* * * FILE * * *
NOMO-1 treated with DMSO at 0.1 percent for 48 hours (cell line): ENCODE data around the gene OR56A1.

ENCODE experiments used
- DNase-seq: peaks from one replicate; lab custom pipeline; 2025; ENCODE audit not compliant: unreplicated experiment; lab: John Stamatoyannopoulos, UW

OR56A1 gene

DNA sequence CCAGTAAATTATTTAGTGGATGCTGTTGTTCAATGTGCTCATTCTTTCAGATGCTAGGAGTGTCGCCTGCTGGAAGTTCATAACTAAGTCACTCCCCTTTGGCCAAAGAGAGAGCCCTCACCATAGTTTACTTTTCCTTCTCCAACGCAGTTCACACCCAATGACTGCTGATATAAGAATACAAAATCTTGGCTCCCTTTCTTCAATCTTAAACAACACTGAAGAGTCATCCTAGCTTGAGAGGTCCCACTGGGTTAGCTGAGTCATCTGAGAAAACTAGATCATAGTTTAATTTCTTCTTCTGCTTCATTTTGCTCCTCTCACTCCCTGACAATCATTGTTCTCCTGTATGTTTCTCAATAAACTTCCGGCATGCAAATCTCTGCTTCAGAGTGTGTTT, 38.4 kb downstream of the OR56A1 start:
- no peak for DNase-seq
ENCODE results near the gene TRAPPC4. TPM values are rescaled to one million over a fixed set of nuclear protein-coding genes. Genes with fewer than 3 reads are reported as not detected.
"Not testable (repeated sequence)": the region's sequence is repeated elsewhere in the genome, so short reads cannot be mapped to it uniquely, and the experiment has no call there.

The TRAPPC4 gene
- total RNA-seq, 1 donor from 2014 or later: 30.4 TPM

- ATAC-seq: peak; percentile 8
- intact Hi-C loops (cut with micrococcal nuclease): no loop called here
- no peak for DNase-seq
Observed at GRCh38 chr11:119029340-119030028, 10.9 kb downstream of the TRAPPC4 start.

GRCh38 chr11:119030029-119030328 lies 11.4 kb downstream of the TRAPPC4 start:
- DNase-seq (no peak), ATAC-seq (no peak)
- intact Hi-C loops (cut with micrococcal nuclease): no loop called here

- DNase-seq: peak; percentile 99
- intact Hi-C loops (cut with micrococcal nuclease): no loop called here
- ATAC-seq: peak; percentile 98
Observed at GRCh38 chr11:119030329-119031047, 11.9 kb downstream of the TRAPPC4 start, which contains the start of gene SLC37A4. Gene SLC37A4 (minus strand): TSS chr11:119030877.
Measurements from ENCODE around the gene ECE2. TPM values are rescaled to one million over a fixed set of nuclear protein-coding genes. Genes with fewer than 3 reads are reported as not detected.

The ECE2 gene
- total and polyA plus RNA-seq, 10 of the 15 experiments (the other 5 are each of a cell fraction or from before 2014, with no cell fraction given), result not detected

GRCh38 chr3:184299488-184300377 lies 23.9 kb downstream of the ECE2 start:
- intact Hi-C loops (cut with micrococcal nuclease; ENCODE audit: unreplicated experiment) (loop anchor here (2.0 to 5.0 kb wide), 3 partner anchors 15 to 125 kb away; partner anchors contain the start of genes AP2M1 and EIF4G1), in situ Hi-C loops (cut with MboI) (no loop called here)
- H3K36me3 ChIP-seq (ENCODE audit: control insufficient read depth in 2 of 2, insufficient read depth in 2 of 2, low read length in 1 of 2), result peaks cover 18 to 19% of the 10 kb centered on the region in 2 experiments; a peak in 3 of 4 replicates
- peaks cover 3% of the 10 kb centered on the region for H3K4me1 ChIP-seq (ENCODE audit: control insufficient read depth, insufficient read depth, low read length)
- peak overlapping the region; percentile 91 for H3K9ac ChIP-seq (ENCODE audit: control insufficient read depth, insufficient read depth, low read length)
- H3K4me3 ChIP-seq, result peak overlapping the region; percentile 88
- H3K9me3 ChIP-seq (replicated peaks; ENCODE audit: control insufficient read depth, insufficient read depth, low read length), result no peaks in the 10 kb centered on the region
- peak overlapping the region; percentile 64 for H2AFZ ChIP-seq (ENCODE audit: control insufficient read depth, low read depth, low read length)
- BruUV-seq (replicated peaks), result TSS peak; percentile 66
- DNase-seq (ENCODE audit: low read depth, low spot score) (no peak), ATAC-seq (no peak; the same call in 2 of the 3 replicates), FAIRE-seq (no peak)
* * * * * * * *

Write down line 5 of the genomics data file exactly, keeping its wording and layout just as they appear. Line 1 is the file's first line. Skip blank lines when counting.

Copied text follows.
DNA sequence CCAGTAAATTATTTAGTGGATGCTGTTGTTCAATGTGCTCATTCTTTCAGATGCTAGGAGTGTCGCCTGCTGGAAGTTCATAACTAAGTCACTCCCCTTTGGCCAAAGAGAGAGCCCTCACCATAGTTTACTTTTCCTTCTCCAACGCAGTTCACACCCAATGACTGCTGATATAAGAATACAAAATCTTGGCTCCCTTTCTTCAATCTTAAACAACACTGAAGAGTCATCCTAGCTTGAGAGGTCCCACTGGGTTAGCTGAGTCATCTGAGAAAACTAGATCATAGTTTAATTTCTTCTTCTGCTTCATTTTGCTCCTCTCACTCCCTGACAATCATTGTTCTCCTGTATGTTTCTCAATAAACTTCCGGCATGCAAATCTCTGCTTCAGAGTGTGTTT, 38.4 kb downstream of the OR56A1 start: